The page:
This tutorial describes how to develop a simple phonebook application using gae-init as a starting point. By building a personal phonebook, you will learn how to develop, build, run, and deploy your applications.

Before you begin you should go through the requirements and make sure that you have: Google App Engine, Node.js, pip, virtualenv and Git.

We are also going to assume that you will follow all the suggested names for the directories and files, because in some steps we might refer to what was suggested without further explanations. If you decide to have your own names, continue at your own risk.

In this tutorial we're not going to explain how Google App Engine works, or teach you how to code in Python. So if you are unfamiliar with these topics, you should at least finish the Getting Started: Python 2.7 before continuing with this one.

Clone the gae-init project to get the code locally on your computer using Git:

$ git clone https://github.com/gae-init/gae-init.git phonebook

If you are more familiar with Mercurial use:

$ hg clone https://bitbucket.org/gae-init/gae-init phonebook

This will create a new directory that is called phonebook including another directory called main which contains all the source files, libraries and more.

We assume that you already know how to run the Google App Engine applications from a command line, but if not you should refer to the documentation. Execute in your terminal the run.py from the root directory

$ cd /path/to/phonebook
$ ./run.py -s

If everything went smoothly you can test the application by visiting the following URL in your web browser:

http://localhost:8080/

Feel free to spend some time by clicking on the different menus. As a first change within the app you can sign in as administrator and after visiting the http://localhost:8080/admin/config/ change the Brand Name from gae-init to Phonebook (or to anything else you like). By doing that you should see on the top left corner the new name for your application.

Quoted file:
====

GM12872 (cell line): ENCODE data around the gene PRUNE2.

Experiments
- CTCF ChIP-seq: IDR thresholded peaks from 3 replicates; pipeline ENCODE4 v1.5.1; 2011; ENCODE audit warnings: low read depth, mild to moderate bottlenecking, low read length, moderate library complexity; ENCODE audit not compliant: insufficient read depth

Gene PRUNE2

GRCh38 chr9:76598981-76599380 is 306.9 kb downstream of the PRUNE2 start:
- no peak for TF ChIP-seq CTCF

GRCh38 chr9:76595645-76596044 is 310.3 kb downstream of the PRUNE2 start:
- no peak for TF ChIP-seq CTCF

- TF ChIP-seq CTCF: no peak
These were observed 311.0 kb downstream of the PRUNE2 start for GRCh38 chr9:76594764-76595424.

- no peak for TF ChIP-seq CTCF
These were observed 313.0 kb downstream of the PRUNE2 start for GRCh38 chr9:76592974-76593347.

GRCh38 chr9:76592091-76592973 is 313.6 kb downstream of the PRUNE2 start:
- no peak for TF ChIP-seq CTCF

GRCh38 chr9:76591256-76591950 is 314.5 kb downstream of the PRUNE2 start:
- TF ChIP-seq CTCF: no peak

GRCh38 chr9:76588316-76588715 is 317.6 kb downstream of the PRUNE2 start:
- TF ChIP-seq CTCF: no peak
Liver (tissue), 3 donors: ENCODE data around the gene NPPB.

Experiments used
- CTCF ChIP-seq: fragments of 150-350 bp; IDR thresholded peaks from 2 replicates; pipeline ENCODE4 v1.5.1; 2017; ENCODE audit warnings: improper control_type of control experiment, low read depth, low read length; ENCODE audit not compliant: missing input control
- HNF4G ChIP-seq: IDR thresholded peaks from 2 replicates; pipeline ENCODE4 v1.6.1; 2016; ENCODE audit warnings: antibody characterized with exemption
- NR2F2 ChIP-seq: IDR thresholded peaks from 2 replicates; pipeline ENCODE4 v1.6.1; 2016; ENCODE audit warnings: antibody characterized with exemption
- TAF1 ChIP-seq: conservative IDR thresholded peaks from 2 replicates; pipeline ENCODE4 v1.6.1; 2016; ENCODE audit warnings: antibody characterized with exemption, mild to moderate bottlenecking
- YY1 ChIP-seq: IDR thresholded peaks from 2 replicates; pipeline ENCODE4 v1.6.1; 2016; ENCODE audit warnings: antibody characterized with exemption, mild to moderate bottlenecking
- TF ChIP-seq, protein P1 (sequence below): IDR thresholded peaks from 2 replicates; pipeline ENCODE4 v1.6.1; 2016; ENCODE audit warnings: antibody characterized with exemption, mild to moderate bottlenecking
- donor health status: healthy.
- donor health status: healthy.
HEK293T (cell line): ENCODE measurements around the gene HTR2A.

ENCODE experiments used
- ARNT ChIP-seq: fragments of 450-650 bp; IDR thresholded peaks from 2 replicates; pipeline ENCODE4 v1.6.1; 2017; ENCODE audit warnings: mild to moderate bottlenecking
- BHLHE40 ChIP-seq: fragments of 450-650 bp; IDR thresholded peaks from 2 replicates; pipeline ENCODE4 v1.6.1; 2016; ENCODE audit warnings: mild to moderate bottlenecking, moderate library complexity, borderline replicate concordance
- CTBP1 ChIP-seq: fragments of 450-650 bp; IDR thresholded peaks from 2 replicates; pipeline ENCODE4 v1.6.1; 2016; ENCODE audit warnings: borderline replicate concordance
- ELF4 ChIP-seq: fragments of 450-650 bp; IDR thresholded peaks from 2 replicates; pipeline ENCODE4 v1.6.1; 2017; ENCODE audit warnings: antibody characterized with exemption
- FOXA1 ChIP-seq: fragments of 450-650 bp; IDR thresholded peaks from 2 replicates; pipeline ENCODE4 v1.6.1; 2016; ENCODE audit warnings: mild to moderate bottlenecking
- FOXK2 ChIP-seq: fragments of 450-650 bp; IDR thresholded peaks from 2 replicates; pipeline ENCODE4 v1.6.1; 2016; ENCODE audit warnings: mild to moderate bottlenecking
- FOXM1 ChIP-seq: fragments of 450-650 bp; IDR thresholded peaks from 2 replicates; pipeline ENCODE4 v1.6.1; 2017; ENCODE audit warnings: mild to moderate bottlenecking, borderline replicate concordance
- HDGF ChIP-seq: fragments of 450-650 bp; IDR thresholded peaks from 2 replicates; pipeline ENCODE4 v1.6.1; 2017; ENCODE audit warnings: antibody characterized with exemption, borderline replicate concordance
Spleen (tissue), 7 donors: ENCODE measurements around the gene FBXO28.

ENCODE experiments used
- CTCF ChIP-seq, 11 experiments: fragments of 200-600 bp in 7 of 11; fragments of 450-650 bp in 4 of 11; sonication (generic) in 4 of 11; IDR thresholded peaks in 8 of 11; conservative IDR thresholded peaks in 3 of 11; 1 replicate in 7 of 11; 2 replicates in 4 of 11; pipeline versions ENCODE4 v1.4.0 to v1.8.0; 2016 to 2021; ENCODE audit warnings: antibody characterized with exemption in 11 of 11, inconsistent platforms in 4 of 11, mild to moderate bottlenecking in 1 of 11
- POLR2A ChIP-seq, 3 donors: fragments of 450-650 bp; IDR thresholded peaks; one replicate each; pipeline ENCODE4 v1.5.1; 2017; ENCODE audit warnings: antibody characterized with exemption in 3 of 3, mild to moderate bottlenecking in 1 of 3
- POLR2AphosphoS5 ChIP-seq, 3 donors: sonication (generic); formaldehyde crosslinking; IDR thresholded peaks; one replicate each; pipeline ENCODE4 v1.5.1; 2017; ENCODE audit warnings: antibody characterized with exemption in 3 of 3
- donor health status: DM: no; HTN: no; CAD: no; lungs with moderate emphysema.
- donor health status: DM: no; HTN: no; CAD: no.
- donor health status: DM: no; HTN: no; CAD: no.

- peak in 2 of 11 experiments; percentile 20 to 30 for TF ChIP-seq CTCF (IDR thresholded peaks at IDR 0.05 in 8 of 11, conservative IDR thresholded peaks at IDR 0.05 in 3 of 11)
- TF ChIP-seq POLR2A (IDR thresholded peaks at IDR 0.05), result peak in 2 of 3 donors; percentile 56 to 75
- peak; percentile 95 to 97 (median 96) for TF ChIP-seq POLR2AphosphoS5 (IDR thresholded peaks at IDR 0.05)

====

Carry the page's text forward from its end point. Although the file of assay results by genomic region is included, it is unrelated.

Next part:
As we are building a personal phonebook, we are going to need to store the contact list in a datastore.

Create a new file called contact.py in the main/model directory with the following contents:

from google.appengine.ext import ndb
import model

class Contact(model.Base):
  user_key = ndb.KeyProperty(kind=model.User, required=True)
  name = ndb.StringProperty(required=True)
  email = ndb.StringProperty(default='')
  phone = ndb.StringProperty(default='')
  address = ndb.StringProperty(default='')

The user_key property will store the User's key to make the contact list personal for every user. The rest of the properties are self explanatory.

Finally import it in the main/model/__init__.py file like this:

from .contact import Contact

There are a few things that we need to do in order to start adding new contacts into the datastore. In short we're going to create a Form, a Handler and a Template.

Contact Create Form

Create a new file contact.py in the main directory and add the following code that will be responsible for validating the user's input.

from flask.ext import wtf
import wtforms

class ContactUpdateForm(wtf.Form):
  name = wtforms.StringField('Name', [wtforms.validators.required()])
  email = wtforms.StringField('Email', [wtforms.validators.optional(), wtforms.validators.email()])
  phone = wtforms.StringField('Phone', [wtforms.validators.optional()])
  address = wtforms.TextAreaField('Address', [wtforms.validators.optional()])

For more information regarding the form validation refer to Flask-WTForms.

Contact Create Handler

After creating the form we have to create a handler for it. Add the following code into the main/contact.py file.

import flask
import auth
import model
from main import app

@app.route('/contact/create/', methods=['GET', 'POST'])
@auth.login_required
def contact_create():
  form = ContactUpdateForm()
  if form.validate_on_submit():
    contact_db = model.Contact(
        user_key=auth.current_user_key(),
        name=form.name.data,
        email=form.email.data,
        phone=form.phone.data,
        address=form.address.data,
      )
    contact_db.put()
    return flask.redirect(flask.url_for('welcome'))
  return flask.render_template(
      'contact_create.html',
      html_class='contact-create',